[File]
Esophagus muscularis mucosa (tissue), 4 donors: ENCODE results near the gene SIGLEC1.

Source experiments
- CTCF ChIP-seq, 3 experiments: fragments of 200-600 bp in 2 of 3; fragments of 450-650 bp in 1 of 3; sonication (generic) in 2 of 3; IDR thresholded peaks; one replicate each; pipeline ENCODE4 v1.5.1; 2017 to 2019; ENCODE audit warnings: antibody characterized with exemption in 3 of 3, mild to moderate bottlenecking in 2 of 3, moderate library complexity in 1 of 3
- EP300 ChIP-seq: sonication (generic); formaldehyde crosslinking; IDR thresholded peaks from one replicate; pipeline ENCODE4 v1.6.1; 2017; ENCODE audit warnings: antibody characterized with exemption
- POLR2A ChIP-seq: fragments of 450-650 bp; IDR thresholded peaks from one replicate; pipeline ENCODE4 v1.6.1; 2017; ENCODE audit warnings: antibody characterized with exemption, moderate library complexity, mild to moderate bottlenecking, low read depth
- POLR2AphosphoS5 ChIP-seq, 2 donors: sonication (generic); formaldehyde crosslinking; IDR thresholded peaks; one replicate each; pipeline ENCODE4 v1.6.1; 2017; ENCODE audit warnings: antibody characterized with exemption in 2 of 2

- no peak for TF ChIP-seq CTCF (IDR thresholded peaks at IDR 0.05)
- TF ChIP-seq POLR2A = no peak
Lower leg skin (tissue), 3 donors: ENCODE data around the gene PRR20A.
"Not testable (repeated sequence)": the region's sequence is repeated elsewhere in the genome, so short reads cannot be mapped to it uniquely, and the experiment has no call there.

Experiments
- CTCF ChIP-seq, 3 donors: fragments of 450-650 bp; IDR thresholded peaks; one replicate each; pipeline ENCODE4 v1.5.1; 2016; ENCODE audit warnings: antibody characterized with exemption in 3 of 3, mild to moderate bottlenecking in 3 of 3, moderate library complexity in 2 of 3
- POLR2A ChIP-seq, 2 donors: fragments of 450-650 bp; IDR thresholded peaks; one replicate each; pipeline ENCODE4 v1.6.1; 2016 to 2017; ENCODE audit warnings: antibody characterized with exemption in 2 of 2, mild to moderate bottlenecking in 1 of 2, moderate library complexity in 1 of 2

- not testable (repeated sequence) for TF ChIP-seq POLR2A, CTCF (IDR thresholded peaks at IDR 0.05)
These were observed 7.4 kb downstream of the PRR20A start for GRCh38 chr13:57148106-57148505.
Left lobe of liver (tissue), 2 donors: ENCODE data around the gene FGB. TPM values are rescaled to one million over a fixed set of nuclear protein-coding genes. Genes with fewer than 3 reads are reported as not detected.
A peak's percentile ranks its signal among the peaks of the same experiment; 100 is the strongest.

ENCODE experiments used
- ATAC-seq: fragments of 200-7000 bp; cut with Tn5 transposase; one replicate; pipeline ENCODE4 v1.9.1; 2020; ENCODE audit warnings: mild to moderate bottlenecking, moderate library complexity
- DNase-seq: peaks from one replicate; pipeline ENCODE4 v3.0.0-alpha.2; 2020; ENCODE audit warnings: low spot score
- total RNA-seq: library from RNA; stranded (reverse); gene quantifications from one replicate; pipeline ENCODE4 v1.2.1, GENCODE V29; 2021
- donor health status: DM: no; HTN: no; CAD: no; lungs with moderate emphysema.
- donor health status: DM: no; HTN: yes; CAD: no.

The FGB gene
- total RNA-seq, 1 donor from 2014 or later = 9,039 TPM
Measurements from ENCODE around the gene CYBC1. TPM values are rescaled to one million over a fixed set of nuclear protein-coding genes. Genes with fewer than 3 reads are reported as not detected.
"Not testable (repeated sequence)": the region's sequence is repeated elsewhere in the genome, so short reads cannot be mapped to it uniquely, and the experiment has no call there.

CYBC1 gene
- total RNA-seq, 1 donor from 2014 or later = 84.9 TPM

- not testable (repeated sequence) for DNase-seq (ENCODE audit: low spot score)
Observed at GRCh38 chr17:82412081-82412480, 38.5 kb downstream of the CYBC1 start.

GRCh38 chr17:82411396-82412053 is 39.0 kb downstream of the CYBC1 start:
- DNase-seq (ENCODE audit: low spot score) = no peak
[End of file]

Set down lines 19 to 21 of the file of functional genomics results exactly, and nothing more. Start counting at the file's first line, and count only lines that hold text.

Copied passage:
- ATAC-seq: fragments of 200-7000 bp; cut with Tn5 transposase; one replicate; pipeline ENCODE4 v1.9.1; 2020; ENCODE audit warnings: mild to moderate bottlenecking, moderate library complexity
- DNase-seq: peaks from one replicate; pipeline ENCODE4 v3.0.0-alpha.2; 2020; ENCODE audit warnings: low spot score
- total RNA-seq: library from RNA; stranded (reverse); gene quantifications from one replicate; pipeline ENCODE4 v1.2.1, GENCODE V29; 2021